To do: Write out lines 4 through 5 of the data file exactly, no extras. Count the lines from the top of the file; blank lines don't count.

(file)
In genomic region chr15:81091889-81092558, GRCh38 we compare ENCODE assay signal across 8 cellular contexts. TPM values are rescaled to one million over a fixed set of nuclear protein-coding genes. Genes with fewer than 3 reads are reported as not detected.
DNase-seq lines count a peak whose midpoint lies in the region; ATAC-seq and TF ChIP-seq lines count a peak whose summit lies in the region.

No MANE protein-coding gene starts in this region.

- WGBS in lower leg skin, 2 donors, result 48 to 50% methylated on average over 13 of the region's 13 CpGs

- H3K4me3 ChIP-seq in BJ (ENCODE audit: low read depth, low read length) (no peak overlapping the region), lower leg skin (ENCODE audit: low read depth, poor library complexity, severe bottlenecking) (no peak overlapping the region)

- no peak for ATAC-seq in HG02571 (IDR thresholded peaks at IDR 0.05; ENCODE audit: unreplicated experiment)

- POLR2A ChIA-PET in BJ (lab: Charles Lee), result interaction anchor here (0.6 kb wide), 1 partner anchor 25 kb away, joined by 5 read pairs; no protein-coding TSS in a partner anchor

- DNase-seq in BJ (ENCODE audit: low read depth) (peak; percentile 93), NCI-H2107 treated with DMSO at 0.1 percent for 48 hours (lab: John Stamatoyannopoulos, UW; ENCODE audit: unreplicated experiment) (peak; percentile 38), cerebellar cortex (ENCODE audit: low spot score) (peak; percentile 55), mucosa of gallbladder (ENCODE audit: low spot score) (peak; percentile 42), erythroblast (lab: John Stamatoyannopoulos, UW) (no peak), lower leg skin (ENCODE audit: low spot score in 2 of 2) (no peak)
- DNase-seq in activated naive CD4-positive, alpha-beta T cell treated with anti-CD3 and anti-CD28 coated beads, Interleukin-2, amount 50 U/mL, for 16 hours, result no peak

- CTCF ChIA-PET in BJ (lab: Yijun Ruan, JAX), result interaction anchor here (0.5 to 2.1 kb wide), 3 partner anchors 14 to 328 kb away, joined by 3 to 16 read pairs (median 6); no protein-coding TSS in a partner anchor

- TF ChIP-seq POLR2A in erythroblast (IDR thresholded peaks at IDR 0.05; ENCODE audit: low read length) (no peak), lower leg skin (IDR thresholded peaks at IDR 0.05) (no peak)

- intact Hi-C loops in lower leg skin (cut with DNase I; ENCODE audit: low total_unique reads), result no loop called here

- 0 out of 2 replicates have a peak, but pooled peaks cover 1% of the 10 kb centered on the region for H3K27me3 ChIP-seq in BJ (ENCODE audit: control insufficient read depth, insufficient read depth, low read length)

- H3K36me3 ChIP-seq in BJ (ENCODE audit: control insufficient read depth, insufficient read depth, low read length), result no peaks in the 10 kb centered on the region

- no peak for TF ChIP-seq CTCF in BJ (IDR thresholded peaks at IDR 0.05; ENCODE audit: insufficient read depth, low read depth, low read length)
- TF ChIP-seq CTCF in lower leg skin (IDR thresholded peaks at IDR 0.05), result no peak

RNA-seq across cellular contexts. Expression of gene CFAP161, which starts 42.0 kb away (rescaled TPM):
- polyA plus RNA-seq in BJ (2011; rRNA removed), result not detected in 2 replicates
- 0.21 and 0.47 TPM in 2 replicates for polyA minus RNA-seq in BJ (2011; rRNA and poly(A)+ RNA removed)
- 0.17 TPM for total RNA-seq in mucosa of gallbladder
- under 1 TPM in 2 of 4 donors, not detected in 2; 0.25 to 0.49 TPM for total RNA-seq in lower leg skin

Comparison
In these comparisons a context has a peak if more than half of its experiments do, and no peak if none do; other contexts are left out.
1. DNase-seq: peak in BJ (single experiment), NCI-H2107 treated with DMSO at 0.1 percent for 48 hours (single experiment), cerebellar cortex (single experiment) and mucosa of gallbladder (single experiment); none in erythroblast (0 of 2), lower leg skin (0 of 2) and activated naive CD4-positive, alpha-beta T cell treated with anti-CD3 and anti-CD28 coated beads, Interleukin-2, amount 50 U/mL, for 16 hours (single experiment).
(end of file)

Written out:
- WGBS in lower leg skin, 2 donors, result 48 to 50% methylated on average over 13 of the region's 13 CpGs

- H3K4me3 ChIP-seq in BJ (ENCODE audit: low read depth, low read length) (no peak overlapping the region), lower leg skin (ENCODE audit: low read depth, poor library complexity, severe bottlenecking) (no peak overlapping the region)